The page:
According to residents of her patrol neighborhood, she was the perfect balance of a friendly, kind and yet tough police officer. She even stayed on in the department after suffering an injury that caused extensive leg damage because she told her family she wasn’t ready to retire.
Several funds have been set up for her family, including the following: the Miosotis Family Fund at www.nydn.us/FamiliaFund. Please consider a donation. As we learned from 9/11, it is important to honor the heroism of our first responders, but it is equally important to support their families after such a devastating loss.
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Sadly, as I was preparing this tribute, a preliminary hearing was being held in a case involving a San Diego motorist who tried to kill a 28 year veteran of the Carlsbad police department, Officer Brad Hunter. I am adding the article below from the San Diego Union Tribune, written by U-T reporter Teri Figueroa, about that case. Fortunately, Officer Hunter survived, but he is now confined to a wheelchair.
Driver Sped Up and Slammed into Oceanside Officer, Witnesses Say
By TERI FIGUEROA, Union- Tribune Reporter
Michael Patton heard the impact — metal on metal — outside his driver’s side window as he rifled through his wallet to find his license.
He looked up and saw the Oceanside police officer, a 28-year department veteran, who had been standing at his driver’s window. But now, he was airborne.
“It was absolutely shocking and horrific,” Patton said Thursday before a packed Vista, Calif., courtroom.
His testimony came during the first few hours of a preliminary hearing for the suspected San Marcos gang member who authorities say intentionally rammed a Dodge Neon into the veteran motorcycle officer during an unrelated traffic stop June 19.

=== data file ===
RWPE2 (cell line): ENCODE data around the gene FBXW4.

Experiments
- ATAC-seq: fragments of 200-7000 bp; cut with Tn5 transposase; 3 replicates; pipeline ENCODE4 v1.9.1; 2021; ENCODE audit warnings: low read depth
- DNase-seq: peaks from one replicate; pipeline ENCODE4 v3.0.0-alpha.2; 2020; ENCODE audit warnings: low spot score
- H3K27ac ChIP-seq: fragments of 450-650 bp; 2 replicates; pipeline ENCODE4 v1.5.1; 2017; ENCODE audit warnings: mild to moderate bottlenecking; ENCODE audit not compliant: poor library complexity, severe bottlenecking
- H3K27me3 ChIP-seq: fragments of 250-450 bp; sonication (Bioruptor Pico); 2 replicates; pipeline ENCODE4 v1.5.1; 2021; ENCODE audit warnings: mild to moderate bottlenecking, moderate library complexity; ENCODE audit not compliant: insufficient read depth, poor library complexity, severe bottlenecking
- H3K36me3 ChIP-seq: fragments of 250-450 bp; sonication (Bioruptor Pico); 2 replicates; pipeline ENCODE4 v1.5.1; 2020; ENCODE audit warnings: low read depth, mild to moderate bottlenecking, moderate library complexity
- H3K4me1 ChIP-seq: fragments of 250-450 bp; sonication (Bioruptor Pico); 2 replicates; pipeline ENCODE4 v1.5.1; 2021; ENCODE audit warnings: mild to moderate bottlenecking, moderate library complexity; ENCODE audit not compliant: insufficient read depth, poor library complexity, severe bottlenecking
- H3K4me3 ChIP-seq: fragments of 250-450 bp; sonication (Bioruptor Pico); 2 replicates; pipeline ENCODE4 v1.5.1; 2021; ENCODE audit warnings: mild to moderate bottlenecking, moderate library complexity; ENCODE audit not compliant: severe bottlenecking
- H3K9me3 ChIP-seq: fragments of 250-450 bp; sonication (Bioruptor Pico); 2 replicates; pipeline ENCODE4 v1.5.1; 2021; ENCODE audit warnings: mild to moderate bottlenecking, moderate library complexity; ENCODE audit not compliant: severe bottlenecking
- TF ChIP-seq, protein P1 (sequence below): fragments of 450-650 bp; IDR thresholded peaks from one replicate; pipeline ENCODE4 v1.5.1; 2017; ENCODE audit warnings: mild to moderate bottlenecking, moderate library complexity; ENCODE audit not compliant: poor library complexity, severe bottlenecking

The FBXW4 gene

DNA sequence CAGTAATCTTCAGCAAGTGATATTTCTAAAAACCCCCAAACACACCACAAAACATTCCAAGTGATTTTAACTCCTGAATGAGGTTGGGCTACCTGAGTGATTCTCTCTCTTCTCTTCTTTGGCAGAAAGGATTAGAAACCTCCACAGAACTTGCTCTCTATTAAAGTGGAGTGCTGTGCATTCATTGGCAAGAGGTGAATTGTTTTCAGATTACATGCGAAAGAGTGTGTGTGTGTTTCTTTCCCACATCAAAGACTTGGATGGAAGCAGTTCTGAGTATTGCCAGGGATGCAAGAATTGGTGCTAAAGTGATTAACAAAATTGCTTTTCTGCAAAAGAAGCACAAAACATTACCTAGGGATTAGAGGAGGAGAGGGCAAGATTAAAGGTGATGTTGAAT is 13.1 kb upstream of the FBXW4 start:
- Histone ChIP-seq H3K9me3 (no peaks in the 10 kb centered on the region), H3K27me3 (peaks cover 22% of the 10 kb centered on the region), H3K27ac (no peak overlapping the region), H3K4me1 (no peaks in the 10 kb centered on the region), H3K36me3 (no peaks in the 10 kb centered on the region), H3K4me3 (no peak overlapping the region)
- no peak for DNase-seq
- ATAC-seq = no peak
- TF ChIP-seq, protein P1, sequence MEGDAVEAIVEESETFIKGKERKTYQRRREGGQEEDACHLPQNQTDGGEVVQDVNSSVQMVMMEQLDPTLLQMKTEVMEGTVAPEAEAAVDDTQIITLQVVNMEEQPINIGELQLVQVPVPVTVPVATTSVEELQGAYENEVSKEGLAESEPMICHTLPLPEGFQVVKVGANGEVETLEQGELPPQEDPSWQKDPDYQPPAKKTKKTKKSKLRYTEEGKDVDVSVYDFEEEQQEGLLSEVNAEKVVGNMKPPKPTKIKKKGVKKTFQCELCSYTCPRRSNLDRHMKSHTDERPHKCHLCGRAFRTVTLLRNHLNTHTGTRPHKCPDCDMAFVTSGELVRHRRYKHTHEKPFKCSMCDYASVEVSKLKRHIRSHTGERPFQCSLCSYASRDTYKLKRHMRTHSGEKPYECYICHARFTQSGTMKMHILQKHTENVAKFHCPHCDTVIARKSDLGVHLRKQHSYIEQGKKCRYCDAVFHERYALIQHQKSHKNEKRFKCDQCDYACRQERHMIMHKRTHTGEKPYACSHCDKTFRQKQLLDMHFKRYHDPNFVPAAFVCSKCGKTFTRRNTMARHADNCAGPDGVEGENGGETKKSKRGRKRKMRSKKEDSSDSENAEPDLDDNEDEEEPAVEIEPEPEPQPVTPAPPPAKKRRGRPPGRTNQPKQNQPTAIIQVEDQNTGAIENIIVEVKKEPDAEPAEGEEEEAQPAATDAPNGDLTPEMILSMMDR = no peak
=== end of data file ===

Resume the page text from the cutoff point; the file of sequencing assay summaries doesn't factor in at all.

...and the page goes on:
Robert Flores, 26, has pleaded not guilty to attempted murder of a police officer, as well as assault on a police officer.
Police say Flores was driving along when he spotted the officer and decided to plow into him, solely because he was a policeman. The impact launched Brad Hunter, 49, perhaps 25 feet into the air before he landed in the middle of the street.
The Dodge raced away and witnesses ran to the officer, who was breathing but unresponsive.
Another witness, Toni Lessard, said she was a passenger in the car behind the Neon, and they were at a stoplight, headed south. When the light turned green and the Neon crossed through the intersection, she saw it veer off and speed toward Hunter.
“It was slow, then he floored it, just floored it,” Lessard said.
Hunter, who was placed in a medically induced coma after the crash, testified Thursday that he does not remember the crash — or anything else from that morning. Last he could recall beforehand was preparing his uniform for work the night before.
Hunter said the crash broke his right leg. He has had multiple surgeries, has a titanium pole in his leg and remains in pain.
Flores was arrested within 30 minutes of the crash, authorities said, after he had ditched the car and he and a passenger ran away. When police found the car, the windshield was broken and Hunter’s police radio was impaled in it.
Flores remains jailed in lieu of more than $5 million bail.
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Postscript: Penny Noonan devoted her weekend column on July 15, 2017, in the Wall Street Journal to “sacrifice” and Miosotis Familia’s death. Here is what she said:
“The radicalism and rage of the Black Lives Matter movement, coupled with a national media too often willing to paint the police, in any given incident, as guilty until proven innocent sets the mood that both excites and inspires the unsteady and the unstable. We are not paying enough attention to what is happening to the police throughout the country . . . The number of officers killed in the line of duty is up 30% for the 12 months ending June 30 . . . it should be a major, sustained national story when cops are killed for being cops.”
Officer Miosotis Familia’s sister and children mourn at her funeral service.
(Photo by The Wall Street Journal).